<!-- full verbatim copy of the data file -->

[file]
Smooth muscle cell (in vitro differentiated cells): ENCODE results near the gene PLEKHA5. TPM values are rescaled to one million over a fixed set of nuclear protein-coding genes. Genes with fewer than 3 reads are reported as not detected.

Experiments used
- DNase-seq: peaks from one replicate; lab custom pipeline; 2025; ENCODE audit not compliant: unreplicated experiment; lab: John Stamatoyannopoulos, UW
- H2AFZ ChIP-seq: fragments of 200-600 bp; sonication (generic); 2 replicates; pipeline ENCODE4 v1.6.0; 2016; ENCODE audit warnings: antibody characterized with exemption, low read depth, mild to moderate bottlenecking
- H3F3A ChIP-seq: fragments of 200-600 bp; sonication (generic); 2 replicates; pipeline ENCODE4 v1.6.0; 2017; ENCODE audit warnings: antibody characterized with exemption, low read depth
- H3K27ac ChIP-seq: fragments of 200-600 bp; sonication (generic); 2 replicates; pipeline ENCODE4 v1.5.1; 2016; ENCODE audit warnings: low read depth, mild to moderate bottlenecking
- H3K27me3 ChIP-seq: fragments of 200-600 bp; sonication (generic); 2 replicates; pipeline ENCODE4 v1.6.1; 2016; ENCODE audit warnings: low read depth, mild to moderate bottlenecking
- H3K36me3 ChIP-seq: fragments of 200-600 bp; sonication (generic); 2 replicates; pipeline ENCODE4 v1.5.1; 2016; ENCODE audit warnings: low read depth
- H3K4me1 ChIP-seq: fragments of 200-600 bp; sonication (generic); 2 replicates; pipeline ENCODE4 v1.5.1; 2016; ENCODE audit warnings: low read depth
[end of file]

Smooth muscle cell (in vitro differentiated cells): ENCODE results near the gene PLEKHA5. TPM values are rescaled to one million over a fixed set of nuclear protein-coding genes. Genes with fewer than 3 reads are reported as not detected.

Experiments used
- DNase-seq: peaks from one replicate; lab custom pipeline; 2025; ENCODE audit not compliant: unreplicated experiment; lab: John Stamatoyannopoulos, UW
- H2AFZ ChIP-seq: fragments of 200-600 bp; sonication (generic); 2 replicates; pipeline ENCODE4 v1.6.0; 2016; ENCODE audit warnings: antibody characterized with exemption, low read depth, mild to moderate bottlenecking
- H3F3A ChIP-seq: fragments of 200-600 bp; sonication (generic); 2 replicates; pipeline ENCODE4 v1.6.0; 2017; ENCODE audit warnings: antibody characterized with exemption, low read depth
- H3K27ac ChIP-seq: fragments of 200-600 bp; sonication (generic); 2 replicates; pipeline ENCODE4 v1.5.1; 2016; ENCODE audit warnings: low read depth, mild to moderate bottlenecking
- H3K27me3 ChIP-seq: fragments of 200-600 bp; sonication (generic); 2 replicates; pipeline ENCODE4 v1.6.1; 2016; ENCODE audit warnings: low read depth, mild to moderate bottlenecking
- H3K36me3 ChIP-seq: fragments of 200-600 bp; sonication (generic); 2 replicates; pipeline ENCODE4 v1.5.1; 2016; ENCODE audit warnings: low read depth
- H3K4me1 ChIP-seq: fragments of 200-600 bp; sonication (generic); 2 replicates; pipeline ENCODE4 v1.5.1; 2016; ENCODE audit warnings: low read depth